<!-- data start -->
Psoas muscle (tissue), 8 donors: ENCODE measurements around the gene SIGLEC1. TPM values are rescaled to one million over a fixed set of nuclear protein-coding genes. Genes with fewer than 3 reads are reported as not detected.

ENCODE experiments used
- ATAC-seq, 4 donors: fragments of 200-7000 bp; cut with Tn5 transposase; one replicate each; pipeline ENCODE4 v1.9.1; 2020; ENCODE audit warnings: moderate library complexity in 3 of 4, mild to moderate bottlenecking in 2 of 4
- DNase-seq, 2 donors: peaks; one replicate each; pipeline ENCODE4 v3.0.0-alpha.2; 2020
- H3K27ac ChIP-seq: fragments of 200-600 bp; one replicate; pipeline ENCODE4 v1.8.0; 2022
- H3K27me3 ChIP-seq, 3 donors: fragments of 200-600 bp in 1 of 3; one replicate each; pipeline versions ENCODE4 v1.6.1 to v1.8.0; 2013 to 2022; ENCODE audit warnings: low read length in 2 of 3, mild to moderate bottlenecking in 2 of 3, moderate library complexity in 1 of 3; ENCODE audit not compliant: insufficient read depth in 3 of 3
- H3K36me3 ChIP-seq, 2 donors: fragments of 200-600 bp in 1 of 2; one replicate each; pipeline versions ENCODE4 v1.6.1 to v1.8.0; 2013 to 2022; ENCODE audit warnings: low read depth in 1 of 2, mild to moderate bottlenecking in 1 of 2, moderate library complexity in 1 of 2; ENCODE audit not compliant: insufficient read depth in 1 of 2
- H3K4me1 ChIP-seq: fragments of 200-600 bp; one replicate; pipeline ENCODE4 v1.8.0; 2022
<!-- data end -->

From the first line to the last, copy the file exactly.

Psoas muscle (tissue), 8 donors: ENCODE measurements around the gene SIGLEC1. TPM values are rescaled to one million over a fixed set of nuclear protein-coding genes. Genes with fewer than 3 reads are reported as not detected.

ENCODE experiments used
- ATAC-seq, 4 donors: fragments of 200-7000 bp; cut with Tn5 transposase; one replicate each; pipeline ENCODE4 v1.9.1; 2020; ENCODE audit warnings: moderate library complexity in 3 of 4, mild to moderate bottlenecking in 2 of 4
- DNase-seq, 2 donors: peaks; one replicate each; pipeline ENCODE4 v3.0.0-alpha.2; 2020
- H3K27ac ChIP-seq: fragments of 200-600 bp; one replicate; pipeline ENCODE4 v1.8.0; 2022
- H3K27me3 ChIP-seq, 3 donors: fragments of 200-600 bp in 1 of 3; one replicate each; pipeline versions ENCODE4 v1.6.1 to v1.8.0; 2013 to 2022; ENCODE audit warnings: low read length in 2 of 3, mild to moderate bottlenecking in 2 of 3, moderate library complexity in 1 of 3; ENCODE audit not compliant: insufficient read depth in 3 of 3
- H3K36me3 ChIP-seq, 2 donors: fragments of 200-600 bp in 1 of 2; one replicate each; pipeline versions ENCODE4 v1.6.1 to v1.8.0; 2013 to 2022; ENCODE audit warnings: low read depth in 1 of 2, mild to moderate bottlenecking in 1 of 2, moderate library complexity in 1 of 2; ENCODE audit not compliant: insufficient read depth in 1 of 2
- H3K4me1 ChIP-seq: fragments of 200-600 bp; one replicate; pipeline ENCODE4 v1.8.0; 2022